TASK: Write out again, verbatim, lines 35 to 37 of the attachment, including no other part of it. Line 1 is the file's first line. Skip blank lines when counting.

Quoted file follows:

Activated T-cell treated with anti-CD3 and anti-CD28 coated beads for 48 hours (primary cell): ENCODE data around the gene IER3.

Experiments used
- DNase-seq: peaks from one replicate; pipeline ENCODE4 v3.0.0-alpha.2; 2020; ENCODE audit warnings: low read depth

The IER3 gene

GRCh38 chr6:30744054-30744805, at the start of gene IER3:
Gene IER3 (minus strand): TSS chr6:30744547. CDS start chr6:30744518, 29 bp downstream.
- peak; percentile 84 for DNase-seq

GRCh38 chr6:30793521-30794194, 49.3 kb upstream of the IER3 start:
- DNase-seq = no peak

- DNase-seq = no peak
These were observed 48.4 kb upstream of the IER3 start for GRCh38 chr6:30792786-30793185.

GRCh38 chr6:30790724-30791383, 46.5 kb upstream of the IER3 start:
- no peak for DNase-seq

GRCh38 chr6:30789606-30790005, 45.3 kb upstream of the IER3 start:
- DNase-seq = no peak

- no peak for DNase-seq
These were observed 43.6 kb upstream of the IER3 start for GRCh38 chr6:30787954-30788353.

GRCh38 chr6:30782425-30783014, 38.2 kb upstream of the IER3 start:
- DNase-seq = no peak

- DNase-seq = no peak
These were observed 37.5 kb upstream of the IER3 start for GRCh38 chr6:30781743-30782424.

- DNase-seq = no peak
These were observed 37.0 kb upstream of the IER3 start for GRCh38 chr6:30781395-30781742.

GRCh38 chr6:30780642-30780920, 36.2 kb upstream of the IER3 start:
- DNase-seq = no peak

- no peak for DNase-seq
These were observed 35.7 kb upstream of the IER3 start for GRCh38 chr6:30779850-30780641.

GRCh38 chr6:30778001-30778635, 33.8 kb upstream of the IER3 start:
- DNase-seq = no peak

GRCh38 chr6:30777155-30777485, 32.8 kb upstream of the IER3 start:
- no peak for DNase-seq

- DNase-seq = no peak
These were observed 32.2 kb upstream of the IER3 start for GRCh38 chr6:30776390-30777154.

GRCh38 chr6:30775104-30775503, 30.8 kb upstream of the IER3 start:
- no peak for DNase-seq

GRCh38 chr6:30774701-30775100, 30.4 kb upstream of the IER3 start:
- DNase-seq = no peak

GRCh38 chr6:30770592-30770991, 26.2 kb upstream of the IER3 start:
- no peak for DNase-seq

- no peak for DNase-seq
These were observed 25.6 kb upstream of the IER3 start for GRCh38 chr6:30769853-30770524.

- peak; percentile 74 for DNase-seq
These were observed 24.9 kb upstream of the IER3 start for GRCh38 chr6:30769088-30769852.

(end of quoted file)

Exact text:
- no peak for DNase-seq

GRCh38 chr6:30774701-30775100, 30.4 kb upstream of the IER3 start:
- DNase-seq = no peak